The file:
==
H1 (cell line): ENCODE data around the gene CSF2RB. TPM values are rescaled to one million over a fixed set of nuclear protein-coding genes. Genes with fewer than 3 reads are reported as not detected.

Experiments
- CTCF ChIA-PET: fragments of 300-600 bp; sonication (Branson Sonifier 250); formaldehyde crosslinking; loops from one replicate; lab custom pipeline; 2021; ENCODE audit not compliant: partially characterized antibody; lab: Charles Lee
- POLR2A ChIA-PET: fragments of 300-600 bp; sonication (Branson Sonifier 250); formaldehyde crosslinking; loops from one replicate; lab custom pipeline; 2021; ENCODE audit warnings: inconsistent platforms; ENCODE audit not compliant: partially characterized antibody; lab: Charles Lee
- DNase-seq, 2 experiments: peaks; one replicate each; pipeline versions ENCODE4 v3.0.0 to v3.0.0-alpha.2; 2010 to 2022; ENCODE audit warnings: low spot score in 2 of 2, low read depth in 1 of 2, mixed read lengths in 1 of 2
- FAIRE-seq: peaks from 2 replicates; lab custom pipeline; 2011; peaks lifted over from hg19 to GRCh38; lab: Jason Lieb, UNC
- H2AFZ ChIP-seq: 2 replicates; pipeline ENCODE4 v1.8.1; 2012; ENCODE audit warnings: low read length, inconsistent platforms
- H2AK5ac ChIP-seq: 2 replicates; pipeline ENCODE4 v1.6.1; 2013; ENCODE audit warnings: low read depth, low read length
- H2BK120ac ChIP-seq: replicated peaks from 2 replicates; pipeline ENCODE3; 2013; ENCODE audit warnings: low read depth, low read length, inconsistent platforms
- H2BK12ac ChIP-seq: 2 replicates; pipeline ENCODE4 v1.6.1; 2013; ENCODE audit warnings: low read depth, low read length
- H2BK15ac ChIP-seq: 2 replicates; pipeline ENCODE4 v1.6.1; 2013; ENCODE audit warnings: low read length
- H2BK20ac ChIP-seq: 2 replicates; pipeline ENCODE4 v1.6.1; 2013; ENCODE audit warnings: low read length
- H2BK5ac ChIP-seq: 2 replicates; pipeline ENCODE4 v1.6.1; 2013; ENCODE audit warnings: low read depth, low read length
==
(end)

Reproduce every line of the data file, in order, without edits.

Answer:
H1 (cell line): ENCODE data around the gene CSF2RB. TPM values are rescaled to one million over a fixed set of nuclear protein-coding genes. Genes with fewer than 3 reads are reported as not detected.

Experiments
- CTCF ChIA-PET: fragments of 300-600 bp; sonication (Branson Sonifier 250); formaldehyde crosslinking; loops from one replicate; lab custom pipeline; 2021; ENCODE audit not compliant: partially characterized antibody; lab: Charles Lee
- POLR2A ChIA-PET: fragments of 300-600 bp; sonication (Branson Sonifier 250); formaldehyde crosslinking; loops from one replicate; lab custom pipeline; 2021; ENCODE audit warnings: inconsistent platforms; ENCODE audit not compliant: partially characterized antibody; lab: Charles Lee
- DNase-seq, 2 experiments: peaks; one replicate each; pipeline versions ENCODE4 v3.0.0 to v3.0.0-alpha.2; 2010 to 2022; ENCODE audit warnings: low spot score in 2 of 2, low read depth in 1 of 2, mixed read lengths in 1 of 2
- FAIRE-seq: peaks from 2 replicates; lab custom pipeline; 2011; peaks lifted over from hg19 to GRCh38; lab: Jason Lieb, UNC
- H2AFZ ChIP-seq: 2 replicates; pipeline ENCODE4 v1.8.1; 2012; ENCODE audit warnings: low read length, inconsistent platforms
- H2AK5ac ChIP-seq: 2 replicates; pipeline ENCODE4 v1.6.1; 2013; ENCODE audit warnings: low read depth, low read length
- H2BK120ac ChIP-seq: replicated peaks from 2 replicates; pipeline ENCODE3; 2013; ENCODE audit warnings: low read depth, low read length, inconsistent platforms
- H2BK12ac ChIP-seq: 2 replicates; pipeline ENCODE4 v1.6.1; 2013; ENCODE audit warnings: low read depth, low read length
- H2BK15ac ChIP-seq: 2 replicates; pipeline ENCODE4 v1.6.1; 2013; ENCODE audit warnings: low read length
- H2BK20ac ChIP-seq: 2 replicates; pipeline ENCODE4 v1.6.1; 2013; ENCODE audit warnings: low read length
- H2BK5ac ChIP-seq: 2 replicates; pipeline ENCODE4 v1.6.1; 2013; ENCODE audit warnings: low read depth, low read length